Tuesday, October 7, 2008

Venus Flytraps Poised for Oblivion

A recent article caught my attention and I would be remiss not to pass it along. The Venus Flytrap is in grave danger of extinction. This may be a seemingly odd topic for this blog as it is not directly related to theology or philosophy. Indirectly, it is, however. Gen. 1:27-29 says,
God created man in his own image, in the image of God he created him; male and female he created them. God blessed them and said to them, "Be fruitful and increase in number; fill the earth and subdue it. Rule over the fish of the sea and the birds of the air and over every living creature that moves on the ground." Then God said, "I give you every seed-bearing plant on the face of the whole earth and every tree that has fruit with seed in it. They will be yours for food. (NIV)

The English uses terms like "subdue" and "rule" for the Hebrew "kibash" and "radah," respectively. While kibash is, in some semantic cases, used to refer to the trampling of enemies and "bringing into bondage," there is also a sense of forcing or training in a certain direction. This is not merely an active cultivation but one marked with great force. Radah contains a similar connotation, domination. Yet it also encompasses ideas of order, care, and expansion.

The question then comes, how do we interpret this passage? The Genesis passage above has been greatly misused in recent generations to support the wholesale slaughter of people groups, other species, and the rape of the environment in general. If we examine the Scriptures, though, we see God's care and concern for all of his creation. This care is exemplified in the Law, the Prophets, and the New Testament. According to Genesis, man has been placed over God's creation to subdue and rule it. Keeping God's care in mind, however, I suggest we should see an expansion, care, ordering, and training of the creation that we have been placed over. We are responsible for that creation to God.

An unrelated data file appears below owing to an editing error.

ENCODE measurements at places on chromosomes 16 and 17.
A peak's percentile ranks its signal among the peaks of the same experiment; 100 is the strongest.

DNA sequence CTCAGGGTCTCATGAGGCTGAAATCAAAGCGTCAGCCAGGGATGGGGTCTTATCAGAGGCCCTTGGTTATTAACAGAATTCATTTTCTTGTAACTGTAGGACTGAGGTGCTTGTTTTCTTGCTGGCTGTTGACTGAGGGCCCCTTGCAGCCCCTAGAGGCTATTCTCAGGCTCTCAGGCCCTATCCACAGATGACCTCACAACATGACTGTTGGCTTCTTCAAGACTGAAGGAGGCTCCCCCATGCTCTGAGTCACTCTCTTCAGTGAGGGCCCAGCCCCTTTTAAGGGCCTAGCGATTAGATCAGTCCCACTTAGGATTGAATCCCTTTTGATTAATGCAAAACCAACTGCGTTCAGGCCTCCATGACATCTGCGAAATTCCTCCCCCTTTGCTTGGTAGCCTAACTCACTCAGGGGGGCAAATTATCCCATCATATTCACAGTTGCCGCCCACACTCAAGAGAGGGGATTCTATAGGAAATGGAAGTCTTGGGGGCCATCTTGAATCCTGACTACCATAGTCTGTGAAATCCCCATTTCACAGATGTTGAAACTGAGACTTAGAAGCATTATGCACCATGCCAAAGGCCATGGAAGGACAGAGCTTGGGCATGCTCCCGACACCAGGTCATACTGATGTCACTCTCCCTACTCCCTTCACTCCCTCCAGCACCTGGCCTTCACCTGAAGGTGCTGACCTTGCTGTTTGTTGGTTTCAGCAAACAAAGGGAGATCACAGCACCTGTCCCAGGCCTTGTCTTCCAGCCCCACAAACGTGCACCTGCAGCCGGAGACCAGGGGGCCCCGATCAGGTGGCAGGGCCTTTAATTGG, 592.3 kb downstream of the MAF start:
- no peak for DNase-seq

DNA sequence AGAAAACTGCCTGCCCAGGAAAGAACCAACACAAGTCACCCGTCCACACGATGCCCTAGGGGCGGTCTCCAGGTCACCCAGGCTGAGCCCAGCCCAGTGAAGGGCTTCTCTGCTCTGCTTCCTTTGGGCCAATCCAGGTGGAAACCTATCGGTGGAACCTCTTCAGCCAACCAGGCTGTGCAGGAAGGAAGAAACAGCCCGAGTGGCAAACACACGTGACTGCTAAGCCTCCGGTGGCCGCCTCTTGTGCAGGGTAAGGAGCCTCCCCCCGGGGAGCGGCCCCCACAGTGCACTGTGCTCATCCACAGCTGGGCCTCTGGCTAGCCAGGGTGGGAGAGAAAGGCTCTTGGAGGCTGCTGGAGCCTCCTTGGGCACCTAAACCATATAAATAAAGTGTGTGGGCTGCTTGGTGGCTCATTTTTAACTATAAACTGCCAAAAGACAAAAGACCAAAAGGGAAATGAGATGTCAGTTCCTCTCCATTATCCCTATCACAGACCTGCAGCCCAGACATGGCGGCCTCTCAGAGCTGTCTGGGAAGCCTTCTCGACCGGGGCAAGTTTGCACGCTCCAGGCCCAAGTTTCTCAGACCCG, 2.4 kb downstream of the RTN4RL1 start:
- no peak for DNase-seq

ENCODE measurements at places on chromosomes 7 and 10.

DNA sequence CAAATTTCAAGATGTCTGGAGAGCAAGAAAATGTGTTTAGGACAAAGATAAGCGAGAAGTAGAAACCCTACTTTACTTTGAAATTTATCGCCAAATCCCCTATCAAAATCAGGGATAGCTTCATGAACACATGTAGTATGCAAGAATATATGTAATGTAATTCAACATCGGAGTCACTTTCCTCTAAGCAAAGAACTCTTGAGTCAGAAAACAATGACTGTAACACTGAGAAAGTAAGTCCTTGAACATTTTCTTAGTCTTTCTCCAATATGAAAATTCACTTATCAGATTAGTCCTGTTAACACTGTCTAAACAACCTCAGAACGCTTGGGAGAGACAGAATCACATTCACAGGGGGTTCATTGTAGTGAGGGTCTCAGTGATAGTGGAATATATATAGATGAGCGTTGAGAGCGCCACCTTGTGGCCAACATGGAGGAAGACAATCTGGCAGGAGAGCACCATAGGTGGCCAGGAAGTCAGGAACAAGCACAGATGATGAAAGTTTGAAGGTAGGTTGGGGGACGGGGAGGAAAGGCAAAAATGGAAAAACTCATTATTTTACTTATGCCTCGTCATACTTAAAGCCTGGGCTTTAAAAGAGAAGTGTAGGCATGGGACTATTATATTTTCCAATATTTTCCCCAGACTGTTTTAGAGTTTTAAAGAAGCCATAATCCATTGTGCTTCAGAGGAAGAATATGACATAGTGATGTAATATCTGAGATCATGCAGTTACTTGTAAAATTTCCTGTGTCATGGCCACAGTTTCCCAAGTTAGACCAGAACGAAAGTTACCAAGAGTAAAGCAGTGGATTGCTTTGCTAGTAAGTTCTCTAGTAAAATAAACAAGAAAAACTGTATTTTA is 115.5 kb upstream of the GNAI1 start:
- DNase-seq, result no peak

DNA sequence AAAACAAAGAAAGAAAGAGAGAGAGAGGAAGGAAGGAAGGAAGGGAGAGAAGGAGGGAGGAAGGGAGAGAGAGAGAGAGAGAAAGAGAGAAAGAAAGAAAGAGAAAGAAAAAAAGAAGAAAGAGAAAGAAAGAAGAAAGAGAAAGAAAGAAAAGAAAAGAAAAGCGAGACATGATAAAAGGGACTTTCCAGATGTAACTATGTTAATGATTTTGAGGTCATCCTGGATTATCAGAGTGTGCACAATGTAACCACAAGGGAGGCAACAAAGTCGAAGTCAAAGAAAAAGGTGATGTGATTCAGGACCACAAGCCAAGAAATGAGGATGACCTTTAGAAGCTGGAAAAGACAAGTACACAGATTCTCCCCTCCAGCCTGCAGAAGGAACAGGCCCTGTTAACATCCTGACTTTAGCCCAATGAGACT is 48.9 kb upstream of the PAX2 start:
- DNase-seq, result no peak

Next, while we cannot see it within the immediate text, I would suggest we should see the expansion in this text not as mere expansion of mankind (which is covered in "be fruitful and increase in number"), or of industry, but of the declaration of God's glory; evangelism, if you will. The primary function of the imago Dei ("image of God") is to display God and his glory. To whom is that image to be displayed? At the point that the imago Dei is set-up, it is to the rest of creation, i.e., non-humans.

Both the themes of imago Dei and of expansion run throughout Scripture. The Promise to Abraham, Isaac, and Jacob include the promises of expansion of God's glory through them and their living and acting in certain ways to glorify God. Job's faithfulness despite suffering, and Jabez' prayer continue the theme. The Mosaic Exodus and conquest of the land of Canaan magnify the theme. The theme finally finds its fulfillment in Christians, who are to live righteously and spread the glory of God throughout the nations. The expansion is therefore exploded from its nationalistic, Old Testament, emphasis to a spiritual one.

So what does all of this have to do with Venus Flytraps? Those of us who bear the imago dei in more than just a general way should see our responsibility to order and cultivate the earth, because we are directly responsible to God for our management of it. (We should also be ashamed that some non-believers can see and act on their responsibility while we often don't.) That means that while our evangelism is primarily about the proclamation of the Gospel of Jesus Christ, it is also about what responsibilities come after that Gospel is accepted. We have a responsibility to take care of our earth, even if we disagree on the process with the rabid and atheistic "eco-" types.

The Moa, the Great Auk, the Quaga, the Dodo, the Tasmanian Wolf, and many other entire populations of species have been destroyed by a wrong kind of human conquest. The Venus Flytrap may soon join them in oblivion. These creatures are also innocents, are also weak, are, without realizing it, dependent on man for protection and the right display of the imago Dei. Our expansion of humanity should be done with the Gospel, and with preservation and cultivation in mind.

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